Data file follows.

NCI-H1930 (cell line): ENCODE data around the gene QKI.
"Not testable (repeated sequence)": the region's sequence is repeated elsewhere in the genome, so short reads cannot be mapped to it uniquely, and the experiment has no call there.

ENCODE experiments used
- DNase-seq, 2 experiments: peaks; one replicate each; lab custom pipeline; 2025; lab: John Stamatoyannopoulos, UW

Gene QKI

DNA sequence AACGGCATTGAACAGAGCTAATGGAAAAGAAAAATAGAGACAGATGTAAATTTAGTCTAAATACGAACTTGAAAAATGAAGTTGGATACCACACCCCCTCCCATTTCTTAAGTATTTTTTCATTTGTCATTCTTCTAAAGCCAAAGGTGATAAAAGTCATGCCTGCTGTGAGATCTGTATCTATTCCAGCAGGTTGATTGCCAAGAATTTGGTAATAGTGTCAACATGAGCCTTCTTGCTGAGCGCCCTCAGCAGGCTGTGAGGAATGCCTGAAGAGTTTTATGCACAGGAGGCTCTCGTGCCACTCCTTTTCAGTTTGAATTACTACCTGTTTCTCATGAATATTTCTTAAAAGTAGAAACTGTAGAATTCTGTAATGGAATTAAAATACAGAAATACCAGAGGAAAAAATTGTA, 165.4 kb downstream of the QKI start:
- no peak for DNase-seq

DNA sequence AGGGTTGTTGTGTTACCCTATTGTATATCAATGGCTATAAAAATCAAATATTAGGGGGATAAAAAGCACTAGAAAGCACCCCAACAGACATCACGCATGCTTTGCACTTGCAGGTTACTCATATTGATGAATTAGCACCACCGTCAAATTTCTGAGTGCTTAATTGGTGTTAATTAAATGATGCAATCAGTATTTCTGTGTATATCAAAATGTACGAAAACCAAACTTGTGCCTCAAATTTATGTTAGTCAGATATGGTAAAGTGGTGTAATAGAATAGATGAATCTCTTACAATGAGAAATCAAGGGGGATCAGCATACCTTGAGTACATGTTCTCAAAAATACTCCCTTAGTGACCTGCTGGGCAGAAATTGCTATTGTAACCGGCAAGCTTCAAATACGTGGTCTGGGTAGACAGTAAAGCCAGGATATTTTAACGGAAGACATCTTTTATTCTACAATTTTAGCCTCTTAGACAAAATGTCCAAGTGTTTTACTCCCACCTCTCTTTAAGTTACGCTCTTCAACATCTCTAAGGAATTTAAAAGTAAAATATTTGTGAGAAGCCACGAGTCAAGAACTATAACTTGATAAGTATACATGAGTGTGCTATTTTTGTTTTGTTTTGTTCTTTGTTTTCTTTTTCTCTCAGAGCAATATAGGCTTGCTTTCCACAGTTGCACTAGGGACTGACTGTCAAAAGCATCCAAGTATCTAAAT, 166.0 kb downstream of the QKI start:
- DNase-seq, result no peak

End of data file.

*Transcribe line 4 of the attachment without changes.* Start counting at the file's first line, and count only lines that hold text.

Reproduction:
- DNase-seq, 2 experiments: peaks; one replicate each; lab custom pipeline; 2025; lab: John Stamatoyannopoulos, UW